Gehler said Bell expects to receive the first T901 in early 2022 and is already receiving engine software drops for the SIL and e-simulator to facilitate tuning the flight controls with the engine. Right now the schedule’s target is for ground runs to begin in summer 2022 with the first flight of the 360 shortly thereafter.
The 360 is designed to “live in the mud,” Gehler said, stressing its maintainability. “The Army chose us because we are the low-risk, low-complexity, and low-cost option. They want this platform to be able to live in the mud for long periods of time, maintenance-free. We want to be able to see the aircraft operate for 30 days without any significant scheduled service. So we stuck with tried and true technologies and added modern fly-by-wire controls. We kept complexity out of the airplane,” he said, stressing that the approach included “having low-cost (main) rotor blades and having only four of them.”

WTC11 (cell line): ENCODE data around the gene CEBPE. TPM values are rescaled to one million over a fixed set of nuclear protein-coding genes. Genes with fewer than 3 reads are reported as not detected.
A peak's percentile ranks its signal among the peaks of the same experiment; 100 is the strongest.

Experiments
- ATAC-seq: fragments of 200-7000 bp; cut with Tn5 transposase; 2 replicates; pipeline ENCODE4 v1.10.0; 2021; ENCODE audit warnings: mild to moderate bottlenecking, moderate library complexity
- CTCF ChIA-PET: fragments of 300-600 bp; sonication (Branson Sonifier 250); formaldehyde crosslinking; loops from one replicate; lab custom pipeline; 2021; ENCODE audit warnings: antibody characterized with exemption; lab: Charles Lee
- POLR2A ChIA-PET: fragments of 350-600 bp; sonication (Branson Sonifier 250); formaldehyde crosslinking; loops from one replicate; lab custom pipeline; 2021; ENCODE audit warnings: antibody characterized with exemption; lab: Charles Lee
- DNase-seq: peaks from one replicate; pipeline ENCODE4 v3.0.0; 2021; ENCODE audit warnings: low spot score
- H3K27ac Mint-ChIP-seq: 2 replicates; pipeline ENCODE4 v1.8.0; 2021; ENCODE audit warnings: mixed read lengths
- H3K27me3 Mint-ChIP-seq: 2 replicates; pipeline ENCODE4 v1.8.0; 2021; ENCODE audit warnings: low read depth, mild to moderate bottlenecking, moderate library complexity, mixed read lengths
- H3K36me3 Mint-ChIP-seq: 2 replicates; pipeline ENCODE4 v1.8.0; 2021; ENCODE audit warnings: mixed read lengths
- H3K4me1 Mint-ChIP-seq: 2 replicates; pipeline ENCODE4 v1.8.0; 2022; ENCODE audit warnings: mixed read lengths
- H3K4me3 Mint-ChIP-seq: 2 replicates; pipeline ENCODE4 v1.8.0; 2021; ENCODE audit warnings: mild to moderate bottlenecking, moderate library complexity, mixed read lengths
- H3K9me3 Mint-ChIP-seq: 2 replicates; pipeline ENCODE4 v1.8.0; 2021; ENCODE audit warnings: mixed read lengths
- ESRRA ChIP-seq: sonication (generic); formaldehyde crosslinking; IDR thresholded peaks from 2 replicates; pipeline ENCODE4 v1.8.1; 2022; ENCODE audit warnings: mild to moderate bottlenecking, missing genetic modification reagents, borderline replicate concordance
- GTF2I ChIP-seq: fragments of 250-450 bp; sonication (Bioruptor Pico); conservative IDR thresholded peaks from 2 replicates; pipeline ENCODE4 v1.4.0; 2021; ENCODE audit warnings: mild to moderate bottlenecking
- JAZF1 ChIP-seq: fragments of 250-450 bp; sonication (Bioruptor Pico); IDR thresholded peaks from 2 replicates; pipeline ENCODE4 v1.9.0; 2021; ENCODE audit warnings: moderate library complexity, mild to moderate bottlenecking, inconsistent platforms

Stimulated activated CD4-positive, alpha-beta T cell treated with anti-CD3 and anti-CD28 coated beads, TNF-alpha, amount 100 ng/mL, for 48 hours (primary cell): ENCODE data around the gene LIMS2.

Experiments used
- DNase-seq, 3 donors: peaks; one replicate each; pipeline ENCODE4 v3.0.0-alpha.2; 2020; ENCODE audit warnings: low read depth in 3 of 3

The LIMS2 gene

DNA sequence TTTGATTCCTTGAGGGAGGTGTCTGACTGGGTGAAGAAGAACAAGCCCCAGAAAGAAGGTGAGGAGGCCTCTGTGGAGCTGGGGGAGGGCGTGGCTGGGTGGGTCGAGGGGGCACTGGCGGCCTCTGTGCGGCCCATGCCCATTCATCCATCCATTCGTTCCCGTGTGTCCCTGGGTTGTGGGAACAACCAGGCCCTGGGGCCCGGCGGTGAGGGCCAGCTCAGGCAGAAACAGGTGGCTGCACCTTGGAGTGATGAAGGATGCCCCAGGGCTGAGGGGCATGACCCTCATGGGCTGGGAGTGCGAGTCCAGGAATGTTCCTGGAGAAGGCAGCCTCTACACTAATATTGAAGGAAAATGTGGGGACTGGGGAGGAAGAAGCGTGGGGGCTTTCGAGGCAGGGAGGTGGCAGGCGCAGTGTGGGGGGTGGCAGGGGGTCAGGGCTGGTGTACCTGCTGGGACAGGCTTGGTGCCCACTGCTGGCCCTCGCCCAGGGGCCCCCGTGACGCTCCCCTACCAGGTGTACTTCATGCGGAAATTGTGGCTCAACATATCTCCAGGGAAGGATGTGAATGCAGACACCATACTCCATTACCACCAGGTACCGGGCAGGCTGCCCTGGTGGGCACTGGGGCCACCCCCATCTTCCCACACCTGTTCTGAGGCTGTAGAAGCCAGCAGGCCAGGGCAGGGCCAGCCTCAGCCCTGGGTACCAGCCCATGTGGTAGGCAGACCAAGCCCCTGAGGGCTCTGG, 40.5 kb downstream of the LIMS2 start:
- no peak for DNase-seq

The 360 also will be equipped with a real-time health usage and monitoring system (HUMS). Gehler estimates that the 360 could cost as little per unit as half an AH-64 Apache gunship while still hitting the Army’s performance targets: a maximum forward speed of at least 185 knots, the ability to operate in high/hot conditions of 4,000 feet and 95 degrees Fahrenheit, and a combat radius of at least 135 nm. Gehler stressed that the 360 is not an Apache replacement, but that, "Our cost is much lower than the target the Army is looking for now. The actual cost to fly this airplane will be quite low compared to an Apache.”
Gehler said the 360 could meet the range goals and stay on station for 90 minutes with a 1,000-1,200 pound payload. The helicopter could have a maximum range of 700-800 nm with auxiliary fuel tanks installed in the “huge” internal main weapons bay and potentially even more than that if more tanks were hung on the wings, a requirement the Army has not fielded as of yet. The 360 is designed to be operated by two, one, or none in the cockpit. “Everything we are doing is meant to assure optional pilot capability,” he said.